I can appreciate that and still, I had plenty of hope for Epic Movie based on the fact that all of the targets are things that I've actually seen (well, with the exception of The Da Vinci Code, whose self-flagellating albino monk Silas features throughout). Unfortunately, without some kind of pre-planned tone and winning sense of humor, a movie like Epic is bound to fall flat. And it does, outside of the very mild aforementioned thrill of being able to recognize broad caricatures of elements and personas from other sources.

The hip crowd at Mutant Academy includes Wolverine (Groovy Vince Vieluf) and blue Mystique (Carmen Electra). Harry Potter (Kevin McDonald) is old, Ron Weasley (George Alvarez) is mustachioed, and Hermoine (sic, Crista Flanagan) is pregnant in this version of Hogwarts.

Epic's biggest problem isn't poor design, inconsistency, or anything heady like that. It's merely the film's type of comedy that lets the viewer down. Scatology abounds, as urine and vomit flow unlike ever before. People getting hit in the face is apparently hilarious; how else to explain such occurrences every few minutes? People getting severely injured and disembodied must also be a hoot, for these too are ubiquitous. Wit and wordplay? They're largely a no-show. The movie even misses the opportunity to have fun with the fact that three of its leading cast members (Kal Penn, Hector Jimenez, Jennifer Coolidge) featured somewhat considerably in three of the "epic movies" being parodied.

Even if I must confess a lower tolerance to the obscene than some present-day adult viewers, I can appreciate good low-brow humor with the best of folks. Sadly, Epic Movie serves up very little humor that can be classified as good. It's much more interested in grossing out and embarrassing audiences. I'm sure this is amplified in the unrated cut of the film, the only one sent to reviewers. Still, even if those 8 minutes add some things that don't fly in PG-13land (like brief flashes of nudity and extensive uses of Samuel L. Jackson's blogger-inspired "SOAP" exclamation), more offensive elements probably existed in the theatrical cut, which presumably still comprises 91% of the extended cut.

There's a very small demographic which Epic Movie seems to play to. I would imagine it's those in their mid-teens to whom the idea of having "a 40" and getting drunk (two images regularly sprinkled throughout) sounds just immature enough to be deemed fun. Many of these people probably consider themselves too cool for movies like Narnia, Harry Potter, or Charlie and the Chocolate Factory and maybe, at best, had to settle to tag along with a younger sibling or family member. Will they appreciate Epic Movie? Probably not very much, but still more than most viewers. Those who willingly attended these mainstream hits being spoofed are likely to be with the majority, more apt to cringe than laugh.

Buy Epic Movie: Unrated DVD from Amazon.com DVD Details

1.85:1 Anamorphic Widescreen
Dolby Digital 5.1 (English),
Dolby Surround (French, Spanish)
Subtitles: English, Spanish;
Closed Captioned
Release Date: May 22, 2007
Single-sided, dual-layered disc (DVD-9)
Suggested Retail Price: $9.98 (Reduced from $29.99)
Also available in Rated DVD ($29.99/strike> $9.98 SRP)
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I only received a screener disc, which definitely differs from the final product in its presentation of the film. That's a good thing since the video here broke down into severe artifacting at certain points -- probably the result of a dual-layered disc being compressed to a single layer. I'm sure the final product will be fine, but I can't comment on that with any kind of authority based on the test subject. The soundtrack here was without issue; the Dolby Digital 5.1 soundtrack made decent use of the soundfield, albeit less sporadically than the films Epic Movie lampoons.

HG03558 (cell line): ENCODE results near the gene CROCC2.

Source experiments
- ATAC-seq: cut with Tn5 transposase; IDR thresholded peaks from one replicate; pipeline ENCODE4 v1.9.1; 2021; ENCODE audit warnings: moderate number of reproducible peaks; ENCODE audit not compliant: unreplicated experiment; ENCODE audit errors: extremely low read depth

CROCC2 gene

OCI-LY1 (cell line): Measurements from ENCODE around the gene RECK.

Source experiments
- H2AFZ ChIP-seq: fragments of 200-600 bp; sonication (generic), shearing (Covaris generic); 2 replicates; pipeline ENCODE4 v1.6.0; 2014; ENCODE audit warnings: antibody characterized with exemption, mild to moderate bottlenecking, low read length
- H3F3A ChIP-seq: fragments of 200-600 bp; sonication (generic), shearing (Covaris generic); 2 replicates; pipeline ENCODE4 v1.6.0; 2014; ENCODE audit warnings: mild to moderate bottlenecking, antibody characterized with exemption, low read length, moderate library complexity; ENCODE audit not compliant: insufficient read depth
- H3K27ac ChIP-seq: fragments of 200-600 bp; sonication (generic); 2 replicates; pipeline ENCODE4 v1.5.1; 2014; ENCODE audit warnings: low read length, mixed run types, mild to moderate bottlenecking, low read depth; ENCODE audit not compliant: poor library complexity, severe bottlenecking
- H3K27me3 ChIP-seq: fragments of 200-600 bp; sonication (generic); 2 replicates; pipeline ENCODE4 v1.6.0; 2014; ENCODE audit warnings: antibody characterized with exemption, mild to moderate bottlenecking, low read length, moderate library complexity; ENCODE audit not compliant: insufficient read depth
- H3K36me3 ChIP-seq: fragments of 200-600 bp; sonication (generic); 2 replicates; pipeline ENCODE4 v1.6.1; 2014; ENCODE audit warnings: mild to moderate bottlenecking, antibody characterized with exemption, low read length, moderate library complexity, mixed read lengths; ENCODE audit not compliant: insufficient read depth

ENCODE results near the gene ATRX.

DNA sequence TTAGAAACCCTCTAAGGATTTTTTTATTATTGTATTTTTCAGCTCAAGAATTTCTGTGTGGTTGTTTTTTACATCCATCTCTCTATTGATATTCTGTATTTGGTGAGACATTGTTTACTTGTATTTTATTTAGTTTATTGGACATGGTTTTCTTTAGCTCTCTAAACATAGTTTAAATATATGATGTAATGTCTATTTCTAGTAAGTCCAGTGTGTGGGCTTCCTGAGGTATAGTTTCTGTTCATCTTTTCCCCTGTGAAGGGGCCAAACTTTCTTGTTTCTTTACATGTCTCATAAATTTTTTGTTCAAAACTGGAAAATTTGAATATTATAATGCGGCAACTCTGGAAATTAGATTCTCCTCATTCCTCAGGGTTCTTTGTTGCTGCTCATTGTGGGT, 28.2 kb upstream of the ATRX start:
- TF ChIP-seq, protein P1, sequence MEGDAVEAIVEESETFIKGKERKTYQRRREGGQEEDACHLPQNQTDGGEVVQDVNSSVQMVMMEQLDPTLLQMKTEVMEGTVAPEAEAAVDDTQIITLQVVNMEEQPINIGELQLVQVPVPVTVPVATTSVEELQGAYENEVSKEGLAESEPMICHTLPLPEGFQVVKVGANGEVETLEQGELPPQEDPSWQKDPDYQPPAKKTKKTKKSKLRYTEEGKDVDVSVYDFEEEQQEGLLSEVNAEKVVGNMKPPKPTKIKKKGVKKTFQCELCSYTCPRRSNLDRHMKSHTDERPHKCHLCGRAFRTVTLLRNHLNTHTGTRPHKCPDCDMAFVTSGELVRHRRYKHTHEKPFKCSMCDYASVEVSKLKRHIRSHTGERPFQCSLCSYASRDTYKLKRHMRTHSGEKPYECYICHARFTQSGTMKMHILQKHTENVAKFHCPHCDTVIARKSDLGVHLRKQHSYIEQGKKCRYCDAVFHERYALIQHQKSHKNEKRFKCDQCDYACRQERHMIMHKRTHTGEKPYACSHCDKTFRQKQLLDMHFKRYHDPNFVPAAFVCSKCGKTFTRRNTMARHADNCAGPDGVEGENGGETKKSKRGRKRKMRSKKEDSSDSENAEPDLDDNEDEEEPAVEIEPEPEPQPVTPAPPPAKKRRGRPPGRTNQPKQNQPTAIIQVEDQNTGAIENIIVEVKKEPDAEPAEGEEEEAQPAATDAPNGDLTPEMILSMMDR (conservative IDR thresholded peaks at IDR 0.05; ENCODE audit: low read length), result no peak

"How Gratuitous" serves up more bouncy, scantily-clad women. This lady appears naked in the unrated cut for about three seconds, yet is seen (in pink bikini) for close to three minutes here. Harry Beaver discusses who knows what in "Everyone Loves Beaver." Saturday Night Live veteran Darrell Hammond (playing Captain Jack Swallows) and an assortment of Playboy Playmates (playing smelly pirate hookers?) are seen working together in "Making the Video: Lazy Pirate Day."


The first three bonus features call for repeat viewings of the film. First, writers/directors Jason Friedberg and Aaron Seltzer team up for an audio commentary. Their track is dry and informative, albeit it's filled with information that's not remotely real. What begins harmlessly (faux talk of miniatures and stop-motion animation) quickly gets vulgar and completely unrelated to the film. Having recently listened to a joke commentary that was rather entertaining, it's interesting how the same concept can go so wrong in this profane, terribly unfunny discussion that unsuccessfully lampoons other commentaries. I guess it should be no surprise that filmmakers who flounder in making a funny movie do the same in attempting something like this.

"Breaking Wind: An Epic Journey into the Sounds of an Epic Movie" provides a two-channel stereo soundtrack in which fart and belch noises have been added at the times when characters onscreen are most likely to emit them. I'm amazed that someone took the time to render the entire movie into one big gas joke and
would be surprised if anyone is enough of a fan of such humor to endure the whole film in this way.

With "How Gratuitous", a beaver icon appears onscreen at three points of the film. Pressing "enter" treats the viewer to "additional juicy shots from filming." Slow-motioned outtakes of scantily-clad women might excite some, but they don't amount to much, featuring the naked woman in the wardrobe (2:45 - she wears a bathing suit presumably as in the PG-13 version), Mr. Tumnus' faun "honeys" (2:45), and the pirate girls (0:50). It's not a feature few are likely to enjoy watching the whole movie for, even though that's how it's designed.

"Everyone Loves Beaver: Epic Hook-Ups" (4:15), the first and perhaps most inane featurette, has leading cast members sounding off on romantic relationships among the cast/characters. Filled with a number of attempts to amuse, it makes no sense.